This is the first crochet project I attempted, and I've made it several times now. It's quite easy: chain a bunch, double crochet twice in each chain stitch, and then double crochet twice in each stitch on the next row. I like it because it's funky and mathematical. See, this is a great example of negative curvature, and as a hyperbolic geometer, I dig that. Here's a website where you can read a bit more about the mathematics of crochet. (The website is maintained by a math professor friend of mine who is using crochet to help get students excited about geometry. It's pretty cool! It also has some links to other websites about crochet and math.)

(Math digression in blue because I like blue.)

In case you're interested in the math, here's a little background. In 10th grade, you probably took a geometry class. In it, you learned about triangles and writing proofs using facts about how much total angle different shapes have in them and so on. Well, that was something called Euclidean geometry. In Euclidean geometry, the plane that you kind of base everything on is flat. One feature of Euclidean geometry is that parallel straight lines remain the same distance apart forever, and there is only one line parallel to a given line that goes through a given point. (This is called the parallel postulate.) Euclid thought that this was the only consistent geometry, but it turns out that there are consistent geometries in which your "plane" is not flat. In fact, all of them involve replacing the parallel postulate with a different axiom. One non-Euclidean geometry you are probably fairly familiar with is spherical geometry. Imagine that you are living on the surface of a sphere (not too hard, right?). That is called positive curvature. You can see the differences between positive and flat curvature most easily if you imagine a plane flight between points that are very far away from each other. The shortest distance between two points on the earth looks curved on a map. You'll also notice that any two of these curves, which are called great circles, will intersect. (For example, all the lines of longitude intersect in the poles.)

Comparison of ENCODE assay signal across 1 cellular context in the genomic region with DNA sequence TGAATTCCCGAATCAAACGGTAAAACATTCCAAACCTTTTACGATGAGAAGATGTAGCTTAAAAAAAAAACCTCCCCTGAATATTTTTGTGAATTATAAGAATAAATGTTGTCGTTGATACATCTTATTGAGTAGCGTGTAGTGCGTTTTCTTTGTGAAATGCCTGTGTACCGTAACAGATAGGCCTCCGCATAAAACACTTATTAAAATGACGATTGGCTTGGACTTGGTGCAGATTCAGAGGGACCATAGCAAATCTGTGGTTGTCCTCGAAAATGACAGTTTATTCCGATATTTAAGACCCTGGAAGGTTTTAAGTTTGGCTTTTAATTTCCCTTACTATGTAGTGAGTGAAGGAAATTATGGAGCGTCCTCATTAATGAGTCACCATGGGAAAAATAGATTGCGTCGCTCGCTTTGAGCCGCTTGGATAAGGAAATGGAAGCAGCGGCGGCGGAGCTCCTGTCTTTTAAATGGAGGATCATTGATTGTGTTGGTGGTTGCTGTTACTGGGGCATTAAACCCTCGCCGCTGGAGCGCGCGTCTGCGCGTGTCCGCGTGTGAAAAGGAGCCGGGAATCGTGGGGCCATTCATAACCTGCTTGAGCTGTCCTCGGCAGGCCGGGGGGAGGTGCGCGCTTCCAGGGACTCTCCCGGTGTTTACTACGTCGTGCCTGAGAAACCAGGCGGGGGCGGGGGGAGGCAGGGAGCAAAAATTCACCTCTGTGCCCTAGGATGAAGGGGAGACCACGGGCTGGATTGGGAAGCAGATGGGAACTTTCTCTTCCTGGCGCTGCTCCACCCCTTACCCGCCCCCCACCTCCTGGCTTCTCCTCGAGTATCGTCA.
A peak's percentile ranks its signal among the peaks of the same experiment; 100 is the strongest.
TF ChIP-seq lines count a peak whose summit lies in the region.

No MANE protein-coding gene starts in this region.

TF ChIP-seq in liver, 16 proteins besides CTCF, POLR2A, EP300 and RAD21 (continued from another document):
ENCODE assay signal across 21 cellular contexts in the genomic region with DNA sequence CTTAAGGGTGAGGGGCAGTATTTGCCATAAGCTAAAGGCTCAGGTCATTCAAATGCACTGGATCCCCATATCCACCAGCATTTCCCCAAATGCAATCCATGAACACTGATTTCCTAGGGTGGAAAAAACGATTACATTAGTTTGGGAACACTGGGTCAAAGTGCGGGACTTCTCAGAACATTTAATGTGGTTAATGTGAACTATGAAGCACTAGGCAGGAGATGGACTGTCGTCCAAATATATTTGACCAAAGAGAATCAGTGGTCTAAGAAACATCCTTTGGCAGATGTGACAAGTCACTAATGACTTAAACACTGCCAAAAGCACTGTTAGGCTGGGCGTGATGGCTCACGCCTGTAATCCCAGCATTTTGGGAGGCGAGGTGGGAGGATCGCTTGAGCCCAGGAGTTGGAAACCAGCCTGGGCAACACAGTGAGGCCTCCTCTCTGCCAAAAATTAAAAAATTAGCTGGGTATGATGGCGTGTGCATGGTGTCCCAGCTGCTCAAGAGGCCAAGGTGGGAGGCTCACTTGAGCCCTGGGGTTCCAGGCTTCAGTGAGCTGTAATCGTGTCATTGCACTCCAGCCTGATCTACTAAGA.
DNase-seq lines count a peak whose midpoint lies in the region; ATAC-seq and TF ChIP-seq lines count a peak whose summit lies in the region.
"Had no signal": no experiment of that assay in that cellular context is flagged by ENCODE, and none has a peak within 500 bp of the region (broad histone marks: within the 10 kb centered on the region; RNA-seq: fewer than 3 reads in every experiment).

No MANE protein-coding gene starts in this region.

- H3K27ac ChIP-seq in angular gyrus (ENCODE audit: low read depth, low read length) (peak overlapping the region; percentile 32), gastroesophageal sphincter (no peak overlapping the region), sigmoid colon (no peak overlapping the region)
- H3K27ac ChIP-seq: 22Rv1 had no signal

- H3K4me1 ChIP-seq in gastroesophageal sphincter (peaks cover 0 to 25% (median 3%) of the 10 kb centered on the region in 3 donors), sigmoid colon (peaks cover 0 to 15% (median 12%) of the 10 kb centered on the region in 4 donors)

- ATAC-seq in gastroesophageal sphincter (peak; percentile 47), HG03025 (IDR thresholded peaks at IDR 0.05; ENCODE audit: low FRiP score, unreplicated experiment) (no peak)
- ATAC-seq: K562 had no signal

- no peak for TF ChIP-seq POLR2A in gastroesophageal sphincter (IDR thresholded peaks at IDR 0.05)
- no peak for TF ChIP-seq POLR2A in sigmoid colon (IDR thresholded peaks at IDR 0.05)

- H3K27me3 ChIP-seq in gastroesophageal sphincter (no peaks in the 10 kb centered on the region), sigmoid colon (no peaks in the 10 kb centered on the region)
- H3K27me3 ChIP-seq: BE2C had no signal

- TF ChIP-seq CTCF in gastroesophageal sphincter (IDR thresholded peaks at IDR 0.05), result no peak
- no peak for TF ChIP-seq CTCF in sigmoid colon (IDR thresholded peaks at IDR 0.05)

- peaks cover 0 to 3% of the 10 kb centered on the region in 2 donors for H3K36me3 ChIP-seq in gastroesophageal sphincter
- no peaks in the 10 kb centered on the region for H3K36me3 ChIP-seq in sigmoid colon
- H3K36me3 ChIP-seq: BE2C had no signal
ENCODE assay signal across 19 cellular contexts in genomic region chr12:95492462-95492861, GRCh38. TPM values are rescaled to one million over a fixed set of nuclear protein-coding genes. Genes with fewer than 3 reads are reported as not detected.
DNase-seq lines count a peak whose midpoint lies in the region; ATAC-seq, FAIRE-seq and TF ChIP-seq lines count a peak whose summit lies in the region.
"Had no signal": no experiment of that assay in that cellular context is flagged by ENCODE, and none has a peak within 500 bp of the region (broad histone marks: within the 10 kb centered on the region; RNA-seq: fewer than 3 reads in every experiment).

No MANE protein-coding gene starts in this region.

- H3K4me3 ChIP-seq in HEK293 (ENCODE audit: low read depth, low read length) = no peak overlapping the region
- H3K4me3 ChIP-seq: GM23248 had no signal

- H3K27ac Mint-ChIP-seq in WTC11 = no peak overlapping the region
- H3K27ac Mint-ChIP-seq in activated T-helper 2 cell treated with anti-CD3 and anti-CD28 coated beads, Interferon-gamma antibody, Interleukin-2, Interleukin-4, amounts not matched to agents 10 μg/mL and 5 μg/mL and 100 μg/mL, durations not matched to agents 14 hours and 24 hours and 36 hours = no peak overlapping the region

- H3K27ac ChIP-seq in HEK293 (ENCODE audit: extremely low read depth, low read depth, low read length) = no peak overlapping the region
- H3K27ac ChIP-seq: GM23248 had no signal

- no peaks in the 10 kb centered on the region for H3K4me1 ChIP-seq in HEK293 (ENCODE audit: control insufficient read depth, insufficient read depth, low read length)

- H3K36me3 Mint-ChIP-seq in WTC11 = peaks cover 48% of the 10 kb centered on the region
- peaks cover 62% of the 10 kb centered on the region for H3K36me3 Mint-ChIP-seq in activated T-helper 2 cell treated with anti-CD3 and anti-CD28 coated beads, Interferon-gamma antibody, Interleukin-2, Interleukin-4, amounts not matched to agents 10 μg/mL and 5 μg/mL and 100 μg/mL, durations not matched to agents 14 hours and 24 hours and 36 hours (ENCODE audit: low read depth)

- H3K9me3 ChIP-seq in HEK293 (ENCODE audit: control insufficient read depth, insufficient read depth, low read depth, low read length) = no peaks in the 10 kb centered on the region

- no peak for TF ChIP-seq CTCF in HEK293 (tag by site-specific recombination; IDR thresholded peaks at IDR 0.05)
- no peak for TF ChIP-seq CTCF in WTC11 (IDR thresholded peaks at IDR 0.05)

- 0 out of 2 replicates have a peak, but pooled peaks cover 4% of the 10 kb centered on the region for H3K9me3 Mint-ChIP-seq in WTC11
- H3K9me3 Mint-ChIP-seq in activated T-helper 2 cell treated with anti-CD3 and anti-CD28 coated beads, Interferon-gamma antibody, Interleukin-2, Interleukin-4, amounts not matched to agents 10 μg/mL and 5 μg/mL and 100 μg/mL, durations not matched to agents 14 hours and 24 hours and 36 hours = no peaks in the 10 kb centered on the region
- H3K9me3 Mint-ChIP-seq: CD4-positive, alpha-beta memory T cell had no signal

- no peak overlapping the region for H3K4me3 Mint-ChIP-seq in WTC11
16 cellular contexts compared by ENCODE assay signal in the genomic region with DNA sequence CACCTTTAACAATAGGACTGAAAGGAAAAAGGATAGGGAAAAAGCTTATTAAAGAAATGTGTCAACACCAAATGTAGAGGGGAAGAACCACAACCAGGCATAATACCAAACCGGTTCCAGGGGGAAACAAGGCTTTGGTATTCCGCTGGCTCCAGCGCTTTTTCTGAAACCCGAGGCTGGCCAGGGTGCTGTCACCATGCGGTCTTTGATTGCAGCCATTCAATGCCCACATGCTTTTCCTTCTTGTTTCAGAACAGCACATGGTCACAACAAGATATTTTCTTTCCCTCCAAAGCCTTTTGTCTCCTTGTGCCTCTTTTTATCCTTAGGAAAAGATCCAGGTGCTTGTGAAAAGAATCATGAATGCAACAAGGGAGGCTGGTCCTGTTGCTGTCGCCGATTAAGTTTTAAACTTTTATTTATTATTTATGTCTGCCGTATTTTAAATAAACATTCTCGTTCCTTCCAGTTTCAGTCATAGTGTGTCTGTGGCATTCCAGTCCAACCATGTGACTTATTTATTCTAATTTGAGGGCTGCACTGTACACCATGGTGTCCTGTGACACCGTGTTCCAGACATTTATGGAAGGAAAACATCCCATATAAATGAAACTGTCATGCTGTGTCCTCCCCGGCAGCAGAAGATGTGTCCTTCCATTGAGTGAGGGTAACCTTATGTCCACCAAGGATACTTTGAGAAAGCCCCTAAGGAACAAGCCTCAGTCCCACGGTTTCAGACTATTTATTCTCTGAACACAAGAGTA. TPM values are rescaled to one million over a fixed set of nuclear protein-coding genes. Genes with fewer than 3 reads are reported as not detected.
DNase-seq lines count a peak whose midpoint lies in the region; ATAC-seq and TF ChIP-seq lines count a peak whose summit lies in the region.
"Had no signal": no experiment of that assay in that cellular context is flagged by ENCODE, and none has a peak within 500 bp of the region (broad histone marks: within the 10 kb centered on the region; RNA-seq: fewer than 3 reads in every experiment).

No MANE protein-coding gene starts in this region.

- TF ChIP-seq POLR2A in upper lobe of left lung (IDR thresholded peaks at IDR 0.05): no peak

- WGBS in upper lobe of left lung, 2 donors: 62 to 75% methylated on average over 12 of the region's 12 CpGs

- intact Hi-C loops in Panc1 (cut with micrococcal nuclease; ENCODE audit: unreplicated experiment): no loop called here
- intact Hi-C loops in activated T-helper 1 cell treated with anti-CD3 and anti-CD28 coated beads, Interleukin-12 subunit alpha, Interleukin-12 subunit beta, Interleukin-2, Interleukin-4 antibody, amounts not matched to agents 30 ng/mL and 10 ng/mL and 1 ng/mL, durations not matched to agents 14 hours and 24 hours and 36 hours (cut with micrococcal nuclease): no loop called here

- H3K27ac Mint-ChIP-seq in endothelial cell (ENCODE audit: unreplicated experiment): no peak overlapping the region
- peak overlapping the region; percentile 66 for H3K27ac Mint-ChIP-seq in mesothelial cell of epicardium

Well, hyperbolic geometry is the study of

*negative*curvature. It's a bit harder to visualize than positive, but the way I think about it is that there is "extra surface area" for a given perimeter. "Parallel" (i.e. non-intersecting infinite) lines move away from each other. There are an infinite number of parallel lines between a line and a given point not on that line. One way to visualize a portion of the hyperbolic plane is to imagine a saddle. Some curves on it go up, and some go down. (In contrast, on a sphere, if you put two perpendicular lines on the north pole, they would both go down.) I find that sewing and crochet are really great media for displaying negative curvature because you can force your fabric to have "too much area" and pucker in a pretty way. That's what this scarf does by putting "too many" stitches into the second row (two stitches for every one stitch in the first row). The fabric has to twirl and buckle to make room for all those extra stitches. People who make hyperbolic crochet like to play with different increase ratios. 2:1 is a very steep increase. 6:5 is very pretty. To do that, you make six stitches in the second row for every five stitches in the first row. No matter what your increase ratio is, though, you will learn that exponential growth is very very fast!Hyperbolic geometry is pretty neat. And you can be employed by it! People like me make a living studying spaces of hyperbolic surfaces.

OK, that was a long math digression. Back to the crochet. I like making this gift for people. Most recently, I sent a purple one to my MIL for her birthday. The green one above is mine, and the multicolored one I sent to one of my best friends for her birthday. It's easy enough that a crochet newbie like me can get the hang of it really quickly and whip one out in just a few hours.

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